Cesto ovde diskutujemo o tome. Evo jednog putovanja kroz medicinsku etiku od 60tih do danas iz pera Stephena Shaleta.
The ‘black spot' is a fictional literary device invented by Robert Louis Stevenson for his novel Treasure Island. In the book, a pirate is presented with a ‘black spot' to officially pronounce judgment - a verdict of guilty. It was a source of much fear because it meant that the pirate would die imminently. In Treasure Island, Billy Bones is so frightened by it that he suffers a stroke and dies - thus fulfilling the prediction.
Now, in the London teaching hospital at which I trained, we had our own version of the black spot. He was known as the Professor of Pathology or, rather unaffectionately, as the Grim Reaper. Tall, lean and ascetic-looking with taut, cadaveric facial features, one of his research interests concerned the clinical ability to estimate splenic size in life. To provide further data on this topic, he regularly visited patients, whom, he had reliably been informed, were expected soon to exit this world, on the evening before their expected demise. At his visit he would percuss and palpate the abdomen to estimate splenic size and then compare the findings with splenic weight and dimensions at autopsy. On the ward, his appearance elicited a fear that was palpable, the silent prayer almost audible from the patients' facial expressions: ‘please don't let him stop at my bed!'.
Leaving aside the question of the value of his research, his interests raised ethical and moral dilemmas for the Grim Reaper. Should he explain to the patient the reason for his visit? What explanation could avoid inducing further anxiety? Many such questions are raised by clinical practice as well as research protocols.
A few years ago I was flying home from the USA after a family holiday. On my return I had to fly off again on
the very same day to Spain to speak at an endocrine meeting. The timetable just allowed me enough time to go home, unpack, repack, and return to the airport for the flight to Spain. Unfortunately, however, a female fellow passenger became ill on the flight from the USA. Over the tannoy there was a request for a doctor and, before I had time to consider the request, I was volunteered by ‘she who must be obeyed' - presumably because she was anxious to secure further seat space.
So, off I went to seat 27B, where Mrs X was slumped with the obligatory oxygen mask over her face. Mr X told me about his wife's heart condition - and her three large gin and tonics and very full lunch. At this point, the steward whispered in my ear, ‘You need to make a decision. If she is seriously ill we will have to turn back, but, if this is not too serious, then the flight can continue to the UK.'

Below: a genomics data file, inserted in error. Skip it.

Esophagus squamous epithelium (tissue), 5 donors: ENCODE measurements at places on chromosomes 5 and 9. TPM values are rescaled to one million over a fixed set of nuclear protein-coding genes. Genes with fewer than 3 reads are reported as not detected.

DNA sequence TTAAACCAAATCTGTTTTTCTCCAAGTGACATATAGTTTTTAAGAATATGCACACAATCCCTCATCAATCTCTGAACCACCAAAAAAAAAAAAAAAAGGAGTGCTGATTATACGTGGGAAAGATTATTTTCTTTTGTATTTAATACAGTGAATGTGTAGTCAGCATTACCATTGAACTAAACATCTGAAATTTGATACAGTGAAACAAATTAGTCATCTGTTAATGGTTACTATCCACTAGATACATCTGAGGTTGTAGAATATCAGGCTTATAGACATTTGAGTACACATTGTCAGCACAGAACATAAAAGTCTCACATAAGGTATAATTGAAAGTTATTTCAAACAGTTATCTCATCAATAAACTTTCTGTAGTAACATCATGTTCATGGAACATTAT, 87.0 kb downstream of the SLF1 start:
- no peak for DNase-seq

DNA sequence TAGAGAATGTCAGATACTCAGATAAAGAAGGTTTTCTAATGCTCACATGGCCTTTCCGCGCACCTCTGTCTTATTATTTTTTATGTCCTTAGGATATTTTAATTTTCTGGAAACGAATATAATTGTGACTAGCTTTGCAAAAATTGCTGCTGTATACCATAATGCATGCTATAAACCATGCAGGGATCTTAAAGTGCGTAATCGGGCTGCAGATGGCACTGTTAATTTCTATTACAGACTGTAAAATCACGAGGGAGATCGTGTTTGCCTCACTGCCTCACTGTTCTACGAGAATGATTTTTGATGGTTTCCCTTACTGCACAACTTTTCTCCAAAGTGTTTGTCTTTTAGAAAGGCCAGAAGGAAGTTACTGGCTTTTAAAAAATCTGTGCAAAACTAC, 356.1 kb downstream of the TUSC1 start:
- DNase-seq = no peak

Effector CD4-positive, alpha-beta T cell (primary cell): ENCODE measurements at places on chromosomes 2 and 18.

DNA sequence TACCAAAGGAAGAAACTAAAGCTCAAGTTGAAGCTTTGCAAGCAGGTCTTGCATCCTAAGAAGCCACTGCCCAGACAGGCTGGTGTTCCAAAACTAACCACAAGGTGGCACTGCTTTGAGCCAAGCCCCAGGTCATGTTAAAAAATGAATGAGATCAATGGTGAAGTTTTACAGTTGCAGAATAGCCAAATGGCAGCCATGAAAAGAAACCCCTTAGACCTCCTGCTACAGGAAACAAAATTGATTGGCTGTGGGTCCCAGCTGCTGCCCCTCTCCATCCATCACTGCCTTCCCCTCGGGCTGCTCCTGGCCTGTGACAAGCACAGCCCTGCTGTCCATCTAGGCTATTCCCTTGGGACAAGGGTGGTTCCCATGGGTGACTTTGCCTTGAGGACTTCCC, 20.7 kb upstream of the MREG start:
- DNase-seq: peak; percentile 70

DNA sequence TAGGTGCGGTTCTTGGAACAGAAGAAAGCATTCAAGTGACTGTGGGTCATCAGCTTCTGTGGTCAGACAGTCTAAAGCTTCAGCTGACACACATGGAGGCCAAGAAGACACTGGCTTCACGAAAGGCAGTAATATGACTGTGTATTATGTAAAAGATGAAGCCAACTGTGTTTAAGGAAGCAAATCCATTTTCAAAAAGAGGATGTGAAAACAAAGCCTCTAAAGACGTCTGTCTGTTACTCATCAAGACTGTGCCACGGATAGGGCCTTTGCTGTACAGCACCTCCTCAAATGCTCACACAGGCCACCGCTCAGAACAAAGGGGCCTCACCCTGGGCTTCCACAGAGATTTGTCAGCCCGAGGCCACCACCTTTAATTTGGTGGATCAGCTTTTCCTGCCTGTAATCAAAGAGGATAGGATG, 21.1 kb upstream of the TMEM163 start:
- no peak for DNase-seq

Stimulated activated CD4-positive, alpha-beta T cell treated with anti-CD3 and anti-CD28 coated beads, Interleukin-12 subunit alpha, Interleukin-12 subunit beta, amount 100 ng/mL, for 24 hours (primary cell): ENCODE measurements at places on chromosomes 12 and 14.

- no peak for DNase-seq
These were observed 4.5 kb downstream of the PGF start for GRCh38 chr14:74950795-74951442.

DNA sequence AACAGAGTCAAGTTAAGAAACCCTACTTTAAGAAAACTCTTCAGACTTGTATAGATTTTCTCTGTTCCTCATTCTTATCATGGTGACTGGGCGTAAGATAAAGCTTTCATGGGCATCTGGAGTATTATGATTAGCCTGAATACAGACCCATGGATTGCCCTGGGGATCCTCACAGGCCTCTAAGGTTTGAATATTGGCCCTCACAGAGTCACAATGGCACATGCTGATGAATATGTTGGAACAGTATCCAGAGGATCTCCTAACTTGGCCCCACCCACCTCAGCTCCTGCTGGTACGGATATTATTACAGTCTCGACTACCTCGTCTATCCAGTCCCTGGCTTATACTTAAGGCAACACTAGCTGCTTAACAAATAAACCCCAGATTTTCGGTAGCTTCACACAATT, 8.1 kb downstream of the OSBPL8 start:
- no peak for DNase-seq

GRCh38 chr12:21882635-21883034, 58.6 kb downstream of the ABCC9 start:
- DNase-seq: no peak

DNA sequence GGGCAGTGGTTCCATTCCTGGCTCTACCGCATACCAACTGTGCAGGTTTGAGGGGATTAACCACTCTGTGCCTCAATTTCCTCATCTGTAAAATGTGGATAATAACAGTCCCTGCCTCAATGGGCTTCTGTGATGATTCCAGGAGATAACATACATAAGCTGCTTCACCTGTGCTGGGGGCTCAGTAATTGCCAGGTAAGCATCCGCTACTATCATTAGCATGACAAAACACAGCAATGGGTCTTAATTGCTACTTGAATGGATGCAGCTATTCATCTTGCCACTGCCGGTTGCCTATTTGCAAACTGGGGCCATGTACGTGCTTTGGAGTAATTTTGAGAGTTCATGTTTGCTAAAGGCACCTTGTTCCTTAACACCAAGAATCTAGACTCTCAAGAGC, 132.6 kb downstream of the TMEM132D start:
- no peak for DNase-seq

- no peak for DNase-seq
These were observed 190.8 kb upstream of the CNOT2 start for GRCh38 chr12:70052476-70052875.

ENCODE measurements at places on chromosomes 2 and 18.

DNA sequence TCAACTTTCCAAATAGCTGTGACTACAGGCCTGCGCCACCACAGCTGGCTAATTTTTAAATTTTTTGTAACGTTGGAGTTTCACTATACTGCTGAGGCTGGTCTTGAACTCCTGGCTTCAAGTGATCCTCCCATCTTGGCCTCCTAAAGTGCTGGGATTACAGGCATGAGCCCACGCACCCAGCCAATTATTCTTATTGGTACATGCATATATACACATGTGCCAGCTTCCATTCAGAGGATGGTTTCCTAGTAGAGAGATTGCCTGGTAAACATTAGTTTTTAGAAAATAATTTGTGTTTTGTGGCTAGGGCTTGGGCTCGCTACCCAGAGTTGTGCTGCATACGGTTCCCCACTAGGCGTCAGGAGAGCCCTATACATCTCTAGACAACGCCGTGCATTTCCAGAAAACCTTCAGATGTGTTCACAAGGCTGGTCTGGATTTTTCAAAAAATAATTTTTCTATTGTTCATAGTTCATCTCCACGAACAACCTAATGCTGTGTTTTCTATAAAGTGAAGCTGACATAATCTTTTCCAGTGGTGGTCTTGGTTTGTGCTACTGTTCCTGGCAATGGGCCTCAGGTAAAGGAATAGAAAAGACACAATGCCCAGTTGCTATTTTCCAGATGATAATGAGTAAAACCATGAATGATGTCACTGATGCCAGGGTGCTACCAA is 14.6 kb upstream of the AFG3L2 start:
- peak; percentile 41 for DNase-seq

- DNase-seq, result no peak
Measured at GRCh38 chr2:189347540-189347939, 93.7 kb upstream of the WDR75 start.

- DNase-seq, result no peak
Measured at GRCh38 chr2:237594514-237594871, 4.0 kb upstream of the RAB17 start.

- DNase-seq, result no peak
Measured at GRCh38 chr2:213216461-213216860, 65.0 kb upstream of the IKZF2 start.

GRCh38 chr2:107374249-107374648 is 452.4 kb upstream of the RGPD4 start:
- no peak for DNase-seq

Now, people say that I am indecisive but I don't know about that. On this occasion, I was desperate for the flight to continue without a pause. However, whilst I was reassuring the steward that Mrs X would be fine (at the same time laying her flat on the floor), it dawned on me that this may not be the case. What if she died one hour further into the flight? How would I feel about that and how would I explain things to her husband?
I decided that, if that were the outcome, I could reassure Mr X that his wife had died in a good cause - my lecture! It was a cracker and even contained new data! I felt confident that the husband would understand that the loss of his wife for the sake of medical education was a sacrifice of which he could be proud. Having sorted out the morals and ethics in my own mind, it was almost disappointing when Mrs X sat bolt upright after 20 minutes, pronouncing that she felt fine.
I wandered back to my seat so deep in thought that I failed to notice Mr X standing over me. He was full of compliments about my care for his wife and shook my hand with a grip like a steel clamp. I was certain that he had broken two of my fingers. Had he read my mind? Did he know my plans? It didn't matter; there was no way the lecture could be ruined - I could use the laser pointer with either hand.
This episode reminded me of an occasion when, as a first year clinical student, I was allowed, on the understanding that I was not to speak, to accompany the senior surgeon on his working ward round. On this round, he decided which patients could be discharged home, and when.
We stopped at the bedside of a small, elderly lady with very thick-rimmed glasses and a hearing aid. Given the timing of the round, it was soon apparent that she had mistaken our surgical entourage for the tea ladies and their trolley. The boss whispered to his juniors, ‘Why is she here?' The registrar whispered back, ‘Gangrene of all toes of the left foot, sir. We are waiting for the line of demarcation and then we plan to take her to theatre to remove them.' ‘Let me look,' he said.
Having done so, he gently grasped the dead toes in his right hand and snapped them off. The whole procedure lasted less than 10 seconds and had been clearly painless. Nonetheless, I was stunned - and even more so when he approached her, proffered the black digits towards her face and pronounced, ‘Madam, your toes.'
No conversation, no consent form but, at the same time, no anaesthetic and no post-operative complications. My head was spinning and I recovered my composure only when I heard her reply, ‘Toast is fine but I like my cup of tea at the same time.'